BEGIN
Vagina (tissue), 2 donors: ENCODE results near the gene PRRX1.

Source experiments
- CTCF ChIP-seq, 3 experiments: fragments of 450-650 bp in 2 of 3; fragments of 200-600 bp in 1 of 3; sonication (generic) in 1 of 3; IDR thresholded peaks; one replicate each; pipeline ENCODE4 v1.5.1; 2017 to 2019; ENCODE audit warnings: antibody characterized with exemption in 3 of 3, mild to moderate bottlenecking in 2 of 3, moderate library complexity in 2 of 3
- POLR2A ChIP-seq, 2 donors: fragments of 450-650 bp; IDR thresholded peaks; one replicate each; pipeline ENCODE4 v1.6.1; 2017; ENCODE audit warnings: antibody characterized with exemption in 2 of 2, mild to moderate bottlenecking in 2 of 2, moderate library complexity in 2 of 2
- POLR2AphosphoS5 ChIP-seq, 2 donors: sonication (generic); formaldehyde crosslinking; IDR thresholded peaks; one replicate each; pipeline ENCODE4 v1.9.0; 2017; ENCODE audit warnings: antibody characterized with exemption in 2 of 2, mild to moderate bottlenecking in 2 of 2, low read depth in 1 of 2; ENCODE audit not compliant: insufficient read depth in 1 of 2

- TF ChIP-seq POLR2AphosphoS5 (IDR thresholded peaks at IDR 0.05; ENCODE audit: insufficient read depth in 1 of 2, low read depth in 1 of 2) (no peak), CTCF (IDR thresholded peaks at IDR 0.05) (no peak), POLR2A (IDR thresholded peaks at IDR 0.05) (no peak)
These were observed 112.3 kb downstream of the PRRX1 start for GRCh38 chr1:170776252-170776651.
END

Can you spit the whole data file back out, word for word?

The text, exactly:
Vagina (tissue), 2 donors: ENCODE results near the gene PRRX1.

Source experiments
- CTCF ChIP-seq, 3 experiments: fragments of 450-650 bp in 2 of 3; fragments of 200-600 bp in 1 of 3; sonication (generic) in 1 of 3; IDR thresholded peaks; one replicate each; pipeline ENCODE4 v1.5.1; 2017 to 2019; ENCODE audit warnings: antibody characterized with exemption in 3 of 3, mild to moderate bottlenecking in 2 of 3, moderate library complexity in 2 of 3
- POLR2A ChIP-seq, 2 donors: fragments of 450-650 bp; IDR thresholded peaks; one replicate each; pipeline ENCODE4 v1.6.1; 2017; ENCODE audit warnings: antibody characterized with exemption in 2 of 2, mild to moderate bottlenecking in 2 of 2, moderate library complexity in 2 of 2
- POLR2AphosphoS5 ChIP-seq, 2 donors: sonication (generic); formaldehyde crosslinking; IDR thresholded peaks; one replicate each; pipeline ENCODE4 v1.9.0; 2017; ENCODE audit warnings: antibody characterized with exemption in 2 of 2, mild to moderate bottlenecking in 2 of 2, low read depth in 1 of 2; ENCODE audit not compliant: insufficient read depth in 1 of 2

- TF ChIP-seq POLR2AphosphoS5 (IDR thresholded peaks at IDR 0.05; ENCODE audit: insufficient read depth in 1 of 2, low read depth in 1 of 2) (no peak), CTCF (IDR thresholded peaks at IDR 0.05) (no peak), POLR2A (IDR thresholded peaks at IDR 0.05) (no peak)
These were observed 112.3 kb downstream of the PRRX1 start for GRCh38 chr1:170776252-170776651.